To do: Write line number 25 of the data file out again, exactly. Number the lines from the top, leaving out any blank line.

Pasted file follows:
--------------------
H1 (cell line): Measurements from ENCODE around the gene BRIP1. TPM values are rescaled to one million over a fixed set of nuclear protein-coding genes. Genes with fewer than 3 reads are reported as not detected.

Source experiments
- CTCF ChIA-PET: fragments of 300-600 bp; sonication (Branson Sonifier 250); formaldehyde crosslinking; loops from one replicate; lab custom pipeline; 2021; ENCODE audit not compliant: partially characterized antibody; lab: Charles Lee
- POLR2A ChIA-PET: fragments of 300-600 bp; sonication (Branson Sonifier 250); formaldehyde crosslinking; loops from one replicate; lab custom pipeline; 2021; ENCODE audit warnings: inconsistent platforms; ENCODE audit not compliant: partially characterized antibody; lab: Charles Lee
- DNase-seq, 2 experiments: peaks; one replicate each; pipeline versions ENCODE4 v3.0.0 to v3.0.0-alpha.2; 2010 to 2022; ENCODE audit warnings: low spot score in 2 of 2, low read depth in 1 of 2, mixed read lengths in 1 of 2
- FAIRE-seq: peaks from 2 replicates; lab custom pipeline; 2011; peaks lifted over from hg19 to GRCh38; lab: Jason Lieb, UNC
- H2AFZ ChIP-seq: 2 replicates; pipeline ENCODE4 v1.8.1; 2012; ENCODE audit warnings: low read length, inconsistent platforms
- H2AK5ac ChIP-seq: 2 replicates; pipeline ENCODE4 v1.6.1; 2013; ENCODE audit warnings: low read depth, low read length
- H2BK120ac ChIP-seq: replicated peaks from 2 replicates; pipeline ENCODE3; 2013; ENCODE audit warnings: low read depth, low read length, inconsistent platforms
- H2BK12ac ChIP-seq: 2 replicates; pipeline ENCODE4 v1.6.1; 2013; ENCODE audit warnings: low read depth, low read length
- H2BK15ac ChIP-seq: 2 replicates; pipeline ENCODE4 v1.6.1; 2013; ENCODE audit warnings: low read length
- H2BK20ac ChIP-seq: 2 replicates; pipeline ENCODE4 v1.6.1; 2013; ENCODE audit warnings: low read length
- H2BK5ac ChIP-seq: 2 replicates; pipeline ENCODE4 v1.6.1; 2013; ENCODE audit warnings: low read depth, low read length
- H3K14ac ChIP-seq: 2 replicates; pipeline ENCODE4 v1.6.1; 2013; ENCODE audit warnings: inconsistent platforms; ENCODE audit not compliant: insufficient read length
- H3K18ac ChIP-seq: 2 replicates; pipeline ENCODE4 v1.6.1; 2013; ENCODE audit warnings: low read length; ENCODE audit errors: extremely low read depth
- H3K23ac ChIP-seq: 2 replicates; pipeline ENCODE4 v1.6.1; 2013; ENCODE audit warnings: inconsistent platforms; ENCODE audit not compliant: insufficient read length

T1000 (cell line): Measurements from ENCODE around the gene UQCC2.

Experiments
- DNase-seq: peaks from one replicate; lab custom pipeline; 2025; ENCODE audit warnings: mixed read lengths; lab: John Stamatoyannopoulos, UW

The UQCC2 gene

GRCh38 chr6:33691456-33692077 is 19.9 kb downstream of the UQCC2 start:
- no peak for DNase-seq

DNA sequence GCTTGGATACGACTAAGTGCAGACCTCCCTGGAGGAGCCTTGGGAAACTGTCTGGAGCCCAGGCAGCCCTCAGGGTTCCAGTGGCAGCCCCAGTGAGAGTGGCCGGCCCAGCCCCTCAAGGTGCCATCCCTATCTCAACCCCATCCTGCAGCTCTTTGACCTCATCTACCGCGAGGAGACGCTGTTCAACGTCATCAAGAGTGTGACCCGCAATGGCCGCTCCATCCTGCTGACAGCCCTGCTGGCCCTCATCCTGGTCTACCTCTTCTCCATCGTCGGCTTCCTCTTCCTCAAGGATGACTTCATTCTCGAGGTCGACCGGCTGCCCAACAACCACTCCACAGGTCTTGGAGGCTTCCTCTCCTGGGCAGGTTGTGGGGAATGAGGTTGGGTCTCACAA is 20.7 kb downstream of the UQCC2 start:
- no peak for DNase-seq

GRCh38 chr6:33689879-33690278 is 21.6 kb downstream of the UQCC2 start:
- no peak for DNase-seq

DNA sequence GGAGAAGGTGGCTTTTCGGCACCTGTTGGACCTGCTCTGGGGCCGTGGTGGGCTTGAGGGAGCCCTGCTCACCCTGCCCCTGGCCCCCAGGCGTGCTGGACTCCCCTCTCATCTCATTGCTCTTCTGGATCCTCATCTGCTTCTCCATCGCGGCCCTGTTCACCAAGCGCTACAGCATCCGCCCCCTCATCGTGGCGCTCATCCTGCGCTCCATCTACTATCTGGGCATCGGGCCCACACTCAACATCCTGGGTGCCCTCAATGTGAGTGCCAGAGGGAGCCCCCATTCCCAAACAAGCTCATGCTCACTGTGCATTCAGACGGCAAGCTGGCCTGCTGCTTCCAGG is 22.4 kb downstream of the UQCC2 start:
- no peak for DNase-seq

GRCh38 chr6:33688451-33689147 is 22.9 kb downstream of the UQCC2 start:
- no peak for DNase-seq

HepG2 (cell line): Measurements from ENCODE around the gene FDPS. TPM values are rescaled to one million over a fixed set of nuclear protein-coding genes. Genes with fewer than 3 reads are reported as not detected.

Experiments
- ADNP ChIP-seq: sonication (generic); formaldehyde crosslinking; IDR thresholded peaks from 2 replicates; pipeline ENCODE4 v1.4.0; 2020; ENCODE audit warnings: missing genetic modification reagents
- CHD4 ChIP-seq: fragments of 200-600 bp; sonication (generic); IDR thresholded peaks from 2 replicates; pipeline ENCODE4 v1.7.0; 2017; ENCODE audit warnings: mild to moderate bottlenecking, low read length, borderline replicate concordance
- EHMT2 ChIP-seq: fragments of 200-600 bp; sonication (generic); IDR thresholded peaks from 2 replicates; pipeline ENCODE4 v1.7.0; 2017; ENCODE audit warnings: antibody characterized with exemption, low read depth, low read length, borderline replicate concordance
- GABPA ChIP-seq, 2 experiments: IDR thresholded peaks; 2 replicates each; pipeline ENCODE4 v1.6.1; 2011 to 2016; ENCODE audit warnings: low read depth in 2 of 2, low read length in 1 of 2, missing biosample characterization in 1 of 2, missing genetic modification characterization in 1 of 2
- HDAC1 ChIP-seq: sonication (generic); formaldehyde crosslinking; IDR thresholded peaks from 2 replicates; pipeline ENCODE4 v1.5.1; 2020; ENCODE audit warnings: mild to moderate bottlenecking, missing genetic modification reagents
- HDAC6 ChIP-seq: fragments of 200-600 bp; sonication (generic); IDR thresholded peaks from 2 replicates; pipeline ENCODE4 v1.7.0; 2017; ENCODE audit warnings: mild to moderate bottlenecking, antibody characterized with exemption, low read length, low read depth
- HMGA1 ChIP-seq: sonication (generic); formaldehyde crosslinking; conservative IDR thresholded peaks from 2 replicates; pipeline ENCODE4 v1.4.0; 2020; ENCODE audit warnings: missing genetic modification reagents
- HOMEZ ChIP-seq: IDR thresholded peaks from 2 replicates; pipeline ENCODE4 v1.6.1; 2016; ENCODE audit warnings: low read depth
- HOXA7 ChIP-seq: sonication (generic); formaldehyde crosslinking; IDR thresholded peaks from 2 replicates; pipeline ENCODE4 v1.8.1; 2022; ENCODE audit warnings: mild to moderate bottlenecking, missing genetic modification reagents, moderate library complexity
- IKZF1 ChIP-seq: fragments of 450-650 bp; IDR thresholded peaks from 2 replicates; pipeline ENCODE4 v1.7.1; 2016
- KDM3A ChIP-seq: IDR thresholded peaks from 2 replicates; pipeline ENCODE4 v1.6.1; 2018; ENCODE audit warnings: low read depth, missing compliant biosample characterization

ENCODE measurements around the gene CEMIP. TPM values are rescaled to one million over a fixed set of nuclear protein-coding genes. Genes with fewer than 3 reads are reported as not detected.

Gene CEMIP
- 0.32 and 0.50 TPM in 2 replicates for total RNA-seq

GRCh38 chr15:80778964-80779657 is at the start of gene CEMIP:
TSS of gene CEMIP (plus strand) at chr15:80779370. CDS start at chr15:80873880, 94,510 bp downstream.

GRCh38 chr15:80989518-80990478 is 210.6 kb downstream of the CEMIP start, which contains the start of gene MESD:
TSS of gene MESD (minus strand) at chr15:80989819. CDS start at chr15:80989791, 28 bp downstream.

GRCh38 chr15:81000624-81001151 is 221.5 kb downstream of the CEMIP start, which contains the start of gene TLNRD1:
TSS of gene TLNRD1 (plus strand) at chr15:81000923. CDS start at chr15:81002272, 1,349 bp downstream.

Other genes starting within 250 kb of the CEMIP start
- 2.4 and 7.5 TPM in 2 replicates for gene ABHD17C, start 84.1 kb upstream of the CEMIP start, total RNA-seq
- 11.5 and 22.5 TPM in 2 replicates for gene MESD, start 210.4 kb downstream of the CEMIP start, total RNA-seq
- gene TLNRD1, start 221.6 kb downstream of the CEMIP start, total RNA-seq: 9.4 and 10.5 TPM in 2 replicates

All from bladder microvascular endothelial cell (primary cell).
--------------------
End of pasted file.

GRCh38 chr6:33689879-33690278 is 21.6 kb downstream of the UQCC2 start: